Istanbul Blast


Istanbul, Turkey was shaken by an explosion that killed six and injured 81 on November 13. The explosion occurred on Istiklal street, a popular tourist destination known for its liveliness. The attack has been deemed a terrorist act and an investigation will be looking into the incident. The suspect, a Syrian woman believed to have ties to Kurdish separatists, is in police custody.  


The woman is shown in security camera footage sitting on a bench for about 40 minutes, then leaving a bag two minutes before the blast. “It went very quickly from a very peaceful Sunday with a very crowded street full of tourists to what looked like the aftermath of a war zone,” said Tariq Keblaoui, a Lebanese-based journalist who witnessed the explosion.


The attack is suspected to have been carried out by Kurdistan’s Workers Party (PKK) which has been demanding its own state within Turkey. Kurdistan is a region that spans from Iran to Turkey and the Kurds carry their own language and culture. They have been demanding their own state within Turkey for decades due to the discrimination towards them by the Turkish government. The Turkish government has tried to deny the existence of the Kurdish ethnicity and massacred thousands of Kurds throughout the 1900’s. Laws were put in place banning the Kurdish language, culture, and names to try and get the Kurds to conform to Turkish society. 


“It is PKK/PYD terrorist organization according to our preliminary findings,” said Suleyman Soylu, Turkey’s interior minister. There is no solid evidence that they are responsible, but this is not the first time the PKK has carried out attacks; there have been multiple bombings and an attempted coup in 2016. Although the group has denied any involvement in the attack. The group has Marxist-Leninist ideas and has been fighting Turkey since 1984. Over 40,000 people have died in the conflict, which peaked in the mid-1990s. Thousands of cities and villages were destroyed in the mainly Kurdish-populated southeast of Turkey due to the conflict. Which caused Kurds to flee to other parts of the country, Syria, and Iraq. The PKK has a large number of members in Northern Syria and Iraq, whose leaders have designated safe grounds for the group.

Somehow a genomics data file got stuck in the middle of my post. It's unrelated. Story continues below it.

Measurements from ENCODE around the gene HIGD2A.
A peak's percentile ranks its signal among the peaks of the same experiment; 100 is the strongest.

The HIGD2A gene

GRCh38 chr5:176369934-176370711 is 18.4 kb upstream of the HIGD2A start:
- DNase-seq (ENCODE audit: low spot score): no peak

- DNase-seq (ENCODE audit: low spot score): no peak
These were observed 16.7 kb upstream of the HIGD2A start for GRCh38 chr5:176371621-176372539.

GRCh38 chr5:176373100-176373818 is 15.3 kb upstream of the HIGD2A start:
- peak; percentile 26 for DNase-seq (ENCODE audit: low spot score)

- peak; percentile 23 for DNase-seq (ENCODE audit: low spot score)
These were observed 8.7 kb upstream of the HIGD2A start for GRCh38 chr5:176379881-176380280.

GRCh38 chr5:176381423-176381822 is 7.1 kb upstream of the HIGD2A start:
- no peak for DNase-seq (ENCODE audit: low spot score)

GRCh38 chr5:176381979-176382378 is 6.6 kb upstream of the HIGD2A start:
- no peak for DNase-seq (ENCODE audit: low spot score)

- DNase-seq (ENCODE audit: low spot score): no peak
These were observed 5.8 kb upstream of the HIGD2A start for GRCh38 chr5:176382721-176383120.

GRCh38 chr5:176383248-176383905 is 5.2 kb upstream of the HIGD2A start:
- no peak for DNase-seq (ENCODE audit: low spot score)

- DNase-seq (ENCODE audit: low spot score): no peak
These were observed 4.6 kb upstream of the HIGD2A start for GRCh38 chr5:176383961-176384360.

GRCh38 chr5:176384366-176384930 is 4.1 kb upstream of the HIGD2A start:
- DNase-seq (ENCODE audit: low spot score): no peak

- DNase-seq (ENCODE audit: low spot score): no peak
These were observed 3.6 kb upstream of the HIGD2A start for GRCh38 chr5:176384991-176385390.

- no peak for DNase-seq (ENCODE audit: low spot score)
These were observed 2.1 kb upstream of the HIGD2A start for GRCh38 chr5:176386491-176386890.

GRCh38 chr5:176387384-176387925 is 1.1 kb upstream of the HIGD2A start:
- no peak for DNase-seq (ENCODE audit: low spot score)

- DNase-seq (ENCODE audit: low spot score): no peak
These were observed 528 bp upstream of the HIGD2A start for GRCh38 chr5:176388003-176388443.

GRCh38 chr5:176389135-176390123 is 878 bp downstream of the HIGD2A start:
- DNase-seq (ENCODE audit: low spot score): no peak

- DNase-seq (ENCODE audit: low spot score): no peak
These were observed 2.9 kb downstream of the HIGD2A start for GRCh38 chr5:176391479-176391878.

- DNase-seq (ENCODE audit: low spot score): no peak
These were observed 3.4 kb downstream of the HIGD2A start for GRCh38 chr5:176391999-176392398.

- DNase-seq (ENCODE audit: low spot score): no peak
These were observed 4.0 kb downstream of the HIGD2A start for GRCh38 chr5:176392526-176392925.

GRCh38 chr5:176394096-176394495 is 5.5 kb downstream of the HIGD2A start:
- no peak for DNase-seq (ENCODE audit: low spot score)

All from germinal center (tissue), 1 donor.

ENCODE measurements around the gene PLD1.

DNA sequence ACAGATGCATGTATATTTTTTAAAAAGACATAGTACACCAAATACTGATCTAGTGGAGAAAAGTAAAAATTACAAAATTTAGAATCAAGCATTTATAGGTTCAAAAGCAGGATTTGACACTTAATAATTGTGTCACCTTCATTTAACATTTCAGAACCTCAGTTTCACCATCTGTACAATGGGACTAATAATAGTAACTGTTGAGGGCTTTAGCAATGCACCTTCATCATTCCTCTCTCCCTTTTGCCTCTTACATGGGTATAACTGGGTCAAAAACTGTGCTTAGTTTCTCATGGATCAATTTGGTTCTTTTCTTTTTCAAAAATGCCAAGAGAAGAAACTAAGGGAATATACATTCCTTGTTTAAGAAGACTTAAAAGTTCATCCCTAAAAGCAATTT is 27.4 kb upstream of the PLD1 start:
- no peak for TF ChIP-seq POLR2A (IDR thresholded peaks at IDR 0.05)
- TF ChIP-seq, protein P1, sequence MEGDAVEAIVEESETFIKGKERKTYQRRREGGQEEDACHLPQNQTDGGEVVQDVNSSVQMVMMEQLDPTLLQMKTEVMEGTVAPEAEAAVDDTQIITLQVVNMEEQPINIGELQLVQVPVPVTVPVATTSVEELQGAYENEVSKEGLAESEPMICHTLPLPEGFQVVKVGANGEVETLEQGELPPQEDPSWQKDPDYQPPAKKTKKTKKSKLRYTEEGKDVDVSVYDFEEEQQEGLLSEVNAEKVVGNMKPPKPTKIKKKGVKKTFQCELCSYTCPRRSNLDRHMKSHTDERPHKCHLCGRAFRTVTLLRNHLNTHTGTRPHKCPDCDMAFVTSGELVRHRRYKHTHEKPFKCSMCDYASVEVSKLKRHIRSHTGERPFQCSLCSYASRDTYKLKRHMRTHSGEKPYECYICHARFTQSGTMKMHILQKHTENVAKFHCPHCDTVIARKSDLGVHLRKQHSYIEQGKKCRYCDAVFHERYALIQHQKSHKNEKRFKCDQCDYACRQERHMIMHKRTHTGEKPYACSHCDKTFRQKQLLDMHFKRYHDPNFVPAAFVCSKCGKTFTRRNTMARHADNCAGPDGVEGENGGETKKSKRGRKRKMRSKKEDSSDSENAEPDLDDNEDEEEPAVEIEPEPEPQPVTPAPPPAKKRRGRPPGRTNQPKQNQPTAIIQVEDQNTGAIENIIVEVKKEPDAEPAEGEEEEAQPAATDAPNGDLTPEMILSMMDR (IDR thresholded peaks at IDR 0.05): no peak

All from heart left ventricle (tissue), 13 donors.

Twenty-one other people were also taken into police custody. “The face of terrorism is bitter, but we will continue this struggle to the end, whatever the cost is,” said Suleyman Soylu. The Turkish government has not released further information on the suspects in custody and the reason for their arrest. 


The international community has been sending its condolences to Turkey after this deadly explosion. “To the Turks: we share your pain. We stand with you in the fight against terrorism,” said French President Macron, expressing his condolences. NATO Secretary General Jens Stoltenberg sent his deepest condolences to fellow NATO member Turkey. 


Yusuf Meydan, a member of Turkey’s Ministry of Family and Social Services, and his daughter were among those killed in the explosion, according to the head of the ministry.  Further details will emerge as the explosion is investigated, and Soylu has stated that Turkey will take revenge and “give them a response…so they experience more and more pain.”